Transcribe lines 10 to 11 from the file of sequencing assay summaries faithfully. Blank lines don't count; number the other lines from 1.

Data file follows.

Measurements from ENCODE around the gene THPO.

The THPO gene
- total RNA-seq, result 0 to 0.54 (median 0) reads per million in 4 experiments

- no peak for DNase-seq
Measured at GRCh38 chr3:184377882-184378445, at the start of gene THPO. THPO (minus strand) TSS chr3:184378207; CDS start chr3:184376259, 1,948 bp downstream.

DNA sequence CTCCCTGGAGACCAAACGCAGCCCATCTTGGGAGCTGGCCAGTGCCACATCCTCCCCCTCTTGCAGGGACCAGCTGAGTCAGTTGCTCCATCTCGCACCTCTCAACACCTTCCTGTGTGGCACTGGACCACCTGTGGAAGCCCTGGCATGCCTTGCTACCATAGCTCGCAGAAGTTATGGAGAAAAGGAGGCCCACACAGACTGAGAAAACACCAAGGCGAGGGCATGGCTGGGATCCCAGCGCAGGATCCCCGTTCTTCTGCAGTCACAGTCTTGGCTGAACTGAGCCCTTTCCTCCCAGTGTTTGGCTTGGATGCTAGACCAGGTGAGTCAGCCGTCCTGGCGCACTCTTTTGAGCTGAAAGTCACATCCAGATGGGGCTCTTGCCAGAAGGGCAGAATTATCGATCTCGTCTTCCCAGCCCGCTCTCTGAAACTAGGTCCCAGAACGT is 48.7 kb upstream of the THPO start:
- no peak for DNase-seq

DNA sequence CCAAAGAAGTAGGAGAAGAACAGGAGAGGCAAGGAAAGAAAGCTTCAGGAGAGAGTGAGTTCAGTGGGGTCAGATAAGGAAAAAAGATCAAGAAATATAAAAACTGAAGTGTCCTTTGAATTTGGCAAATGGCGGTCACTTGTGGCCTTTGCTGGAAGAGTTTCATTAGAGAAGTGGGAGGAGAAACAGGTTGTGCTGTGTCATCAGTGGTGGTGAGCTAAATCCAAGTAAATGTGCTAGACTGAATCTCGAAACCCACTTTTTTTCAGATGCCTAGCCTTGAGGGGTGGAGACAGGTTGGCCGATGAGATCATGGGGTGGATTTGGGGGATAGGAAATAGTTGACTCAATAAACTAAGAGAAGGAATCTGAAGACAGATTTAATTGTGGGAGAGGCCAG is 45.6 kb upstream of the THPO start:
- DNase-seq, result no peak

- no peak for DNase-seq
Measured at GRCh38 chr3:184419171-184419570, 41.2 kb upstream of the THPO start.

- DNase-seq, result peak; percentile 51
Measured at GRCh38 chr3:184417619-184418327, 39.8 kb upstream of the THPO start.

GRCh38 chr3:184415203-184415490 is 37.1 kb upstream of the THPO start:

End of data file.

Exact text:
- no peak for DNase-seq
Measured at GRCh38 chr3:184419171-184419570, 41.2 kb upstream of the THPO start.